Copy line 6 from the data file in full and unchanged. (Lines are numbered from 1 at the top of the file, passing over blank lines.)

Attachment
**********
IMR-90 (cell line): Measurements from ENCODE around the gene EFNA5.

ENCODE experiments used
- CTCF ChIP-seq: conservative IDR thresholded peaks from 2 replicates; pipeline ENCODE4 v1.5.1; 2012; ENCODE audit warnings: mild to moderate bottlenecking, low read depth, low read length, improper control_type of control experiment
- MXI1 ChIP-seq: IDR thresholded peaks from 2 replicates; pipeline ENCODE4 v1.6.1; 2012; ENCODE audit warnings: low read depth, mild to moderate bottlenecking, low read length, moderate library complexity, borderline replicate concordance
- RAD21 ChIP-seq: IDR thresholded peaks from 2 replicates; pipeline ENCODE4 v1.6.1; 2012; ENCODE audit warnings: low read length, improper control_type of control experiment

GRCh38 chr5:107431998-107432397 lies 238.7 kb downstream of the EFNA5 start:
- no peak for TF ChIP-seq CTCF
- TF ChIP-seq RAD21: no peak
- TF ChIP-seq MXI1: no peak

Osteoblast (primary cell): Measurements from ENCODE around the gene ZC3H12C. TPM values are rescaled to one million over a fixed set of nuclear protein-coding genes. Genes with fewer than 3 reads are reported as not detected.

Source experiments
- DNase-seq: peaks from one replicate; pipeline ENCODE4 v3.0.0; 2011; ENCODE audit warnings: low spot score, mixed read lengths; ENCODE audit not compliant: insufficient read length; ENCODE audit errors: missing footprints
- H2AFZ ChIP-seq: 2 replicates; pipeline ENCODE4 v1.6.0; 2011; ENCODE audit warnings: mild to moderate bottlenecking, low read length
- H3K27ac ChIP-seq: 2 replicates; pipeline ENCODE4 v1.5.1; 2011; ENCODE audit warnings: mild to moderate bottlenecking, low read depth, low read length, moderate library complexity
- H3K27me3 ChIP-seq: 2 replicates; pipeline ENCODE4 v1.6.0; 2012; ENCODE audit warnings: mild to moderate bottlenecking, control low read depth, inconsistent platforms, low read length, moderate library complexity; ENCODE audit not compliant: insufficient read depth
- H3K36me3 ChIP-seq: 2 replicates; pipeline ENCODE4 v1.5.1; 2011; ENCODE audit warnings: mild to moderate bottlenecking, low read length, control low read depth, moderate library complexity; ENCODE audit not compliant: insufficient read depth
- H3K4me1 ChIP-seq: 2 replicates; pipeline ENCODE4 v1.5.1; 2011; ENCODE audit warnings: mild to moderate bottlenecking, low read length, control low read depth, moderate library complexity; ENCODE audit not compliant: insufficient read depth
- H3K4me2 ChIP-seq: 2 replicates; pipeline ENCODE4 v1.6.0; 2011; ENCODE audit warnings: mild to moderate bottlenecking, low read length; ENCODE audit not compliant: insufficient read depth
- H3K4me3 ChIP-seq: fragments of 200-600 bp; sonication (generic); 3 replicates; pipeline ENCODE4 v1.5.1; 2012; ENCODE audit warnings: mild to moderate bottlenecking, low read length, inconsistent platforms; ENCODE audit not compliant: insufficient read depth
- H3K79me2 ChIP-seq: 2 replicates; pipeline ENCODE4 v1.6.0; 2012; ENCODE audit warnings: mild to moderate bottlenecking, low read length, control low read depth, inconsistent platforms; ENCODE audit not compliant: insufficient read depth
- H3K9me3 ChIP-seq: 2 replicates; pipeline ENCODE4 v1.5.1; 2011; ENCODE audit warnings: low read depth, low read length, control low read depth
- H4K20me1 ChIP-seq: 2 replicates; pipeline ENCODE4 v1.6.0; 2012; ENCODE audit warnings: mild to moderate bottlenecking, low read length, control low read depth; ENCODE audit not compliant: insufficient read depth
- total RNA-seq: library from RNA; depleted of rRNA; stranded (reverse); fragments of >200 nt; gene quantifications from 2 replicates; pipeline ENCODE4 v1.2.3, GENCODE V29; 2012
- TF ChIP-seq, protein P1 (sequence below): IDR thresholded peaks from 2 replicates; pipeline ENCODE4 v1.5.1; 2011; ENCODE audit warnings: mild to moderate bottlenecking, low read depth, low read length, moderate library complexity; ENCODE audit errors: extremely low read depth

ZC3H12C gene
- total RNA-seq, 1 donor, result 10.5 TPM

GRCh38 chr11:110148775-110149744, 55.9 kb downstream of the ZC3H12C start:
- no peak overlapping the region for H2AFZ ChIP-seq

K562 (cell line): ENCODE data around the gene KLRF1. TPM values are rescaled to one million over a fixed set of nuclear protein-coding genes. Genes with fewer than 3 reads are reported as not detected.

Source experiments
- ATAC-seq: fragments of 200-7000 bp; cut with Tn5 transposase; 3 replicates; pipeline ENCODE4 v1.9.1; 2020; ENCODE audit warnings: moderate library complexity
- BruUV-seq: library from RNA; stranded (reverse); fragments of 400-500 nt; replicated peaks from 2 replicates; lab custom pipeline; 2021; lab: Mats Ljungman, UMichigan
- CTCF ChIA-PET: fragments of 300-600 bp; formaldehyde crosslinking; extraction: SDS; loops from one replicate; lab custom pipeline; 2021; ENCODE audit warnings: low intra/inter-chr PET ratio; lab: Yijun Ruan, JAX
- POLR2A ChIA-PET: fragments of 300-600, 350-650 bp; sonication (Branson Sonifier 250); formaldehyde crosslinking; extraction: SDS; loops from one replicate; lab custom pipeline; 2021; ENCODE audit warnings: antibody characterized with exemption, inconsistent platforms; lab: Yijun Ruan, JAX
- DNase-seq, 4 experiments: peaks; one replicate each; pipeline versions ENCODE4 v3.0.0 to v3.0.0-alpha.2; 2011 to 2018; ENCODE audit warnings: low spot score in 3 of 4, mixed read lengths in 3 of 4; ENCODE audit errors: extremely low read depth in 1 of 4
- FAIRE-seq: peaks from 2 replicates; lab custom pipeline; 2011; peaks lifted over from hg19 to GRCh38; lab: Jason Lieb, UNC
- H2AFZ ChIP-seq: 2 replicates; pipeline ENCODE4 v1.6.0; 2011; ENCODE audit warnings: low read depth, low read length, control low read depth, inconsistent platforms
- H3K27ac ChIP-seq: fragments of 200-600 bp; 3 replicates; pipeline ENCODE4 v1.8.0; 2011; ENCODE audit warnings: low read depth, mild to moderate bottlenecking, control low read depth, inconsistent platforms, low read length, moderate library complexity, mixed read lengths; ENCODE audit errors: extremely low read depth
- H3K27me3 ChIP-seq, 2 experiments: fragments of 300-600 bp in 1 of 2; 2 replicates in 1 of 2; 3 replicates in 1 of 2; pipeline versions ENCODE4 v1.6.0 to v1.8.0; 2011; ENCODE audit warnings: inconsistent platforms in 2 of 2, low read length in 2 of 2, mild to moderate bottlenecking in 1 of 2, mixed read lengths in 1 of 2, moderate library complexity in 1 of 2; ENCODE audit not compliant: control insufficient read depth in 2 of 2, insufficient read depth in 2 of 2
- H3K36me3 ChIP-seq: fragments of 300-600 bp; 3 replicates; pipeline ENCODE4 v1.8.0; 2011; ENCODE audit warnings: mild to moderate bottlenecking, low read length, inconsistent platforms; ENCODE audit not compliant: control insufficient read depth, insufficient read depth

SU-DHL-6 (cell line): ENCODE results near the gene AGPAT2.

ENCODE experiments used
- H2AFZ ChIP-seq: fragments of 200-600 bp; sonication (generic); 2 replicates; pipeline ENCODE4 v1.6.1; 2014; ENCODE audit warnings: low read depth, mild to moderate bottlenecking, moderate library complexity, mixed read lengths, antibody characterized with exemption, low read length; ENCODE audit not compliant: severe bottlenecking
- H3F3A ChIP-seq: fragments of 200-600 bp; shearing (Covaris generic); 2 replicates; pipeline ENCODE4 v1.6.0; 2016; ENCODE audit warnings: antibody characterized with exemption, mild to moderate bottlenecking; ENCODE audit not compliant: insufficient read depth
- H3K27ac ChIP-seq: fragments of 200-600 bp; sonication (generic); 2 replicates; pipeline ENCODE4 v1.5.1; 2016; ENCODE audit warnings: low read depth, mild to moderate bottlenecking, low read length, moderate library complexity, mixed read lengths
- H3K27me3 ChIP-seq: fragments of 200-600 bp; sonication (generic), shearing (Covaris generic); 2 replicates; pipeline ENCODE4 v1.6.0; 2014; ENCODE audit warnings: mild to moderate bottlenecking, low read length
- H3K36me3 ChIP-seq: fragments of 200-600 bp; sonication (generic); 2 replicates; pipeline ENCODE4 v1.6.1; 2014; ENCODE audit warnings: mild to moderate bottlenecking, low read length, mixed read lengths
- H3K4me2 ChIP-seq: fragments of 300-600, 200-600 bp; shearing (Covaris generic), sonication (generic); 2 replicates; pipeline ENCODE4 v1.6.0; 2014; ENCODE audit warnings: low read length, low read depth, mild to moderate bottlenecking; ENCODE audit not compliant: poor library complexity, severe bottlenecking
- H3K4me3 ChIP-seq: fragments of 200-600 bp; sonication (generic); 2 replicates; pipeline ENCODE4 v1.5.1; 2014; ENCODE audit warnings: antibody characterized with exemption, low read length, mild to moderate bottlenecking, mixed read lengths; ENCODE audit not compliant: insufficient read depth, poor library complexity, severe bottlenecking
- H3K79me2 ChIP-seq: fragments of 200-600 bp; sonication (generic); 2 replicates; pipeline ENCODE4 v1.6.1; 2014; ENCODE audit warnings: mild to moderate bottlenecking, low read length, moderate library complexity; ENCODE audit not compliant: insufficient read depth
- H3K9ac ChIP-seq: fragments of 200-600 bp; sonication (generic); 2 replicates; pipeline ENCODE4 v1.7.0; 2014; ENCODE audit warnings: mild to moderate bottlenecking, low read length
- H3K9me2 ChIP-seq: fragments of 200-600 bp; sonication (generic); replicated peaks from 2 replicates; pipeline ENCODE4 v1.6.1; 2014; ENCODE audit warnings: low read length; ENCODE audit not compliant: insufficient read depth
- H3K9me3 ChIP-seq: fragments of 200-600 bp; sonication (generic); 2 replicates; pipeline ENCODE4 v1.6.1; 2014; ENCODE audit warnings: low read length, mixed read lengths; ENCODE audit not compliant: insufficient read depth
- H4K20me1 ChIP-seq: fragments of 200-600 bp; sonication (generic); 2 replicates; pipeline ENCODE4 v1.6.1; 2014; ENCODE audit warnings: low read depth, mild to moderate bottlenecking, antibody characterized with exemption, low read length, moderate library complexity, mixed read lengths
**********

GRCh38 chr5:107431998-107432397 lies 238.7 kb downstream of the EFNA5 start: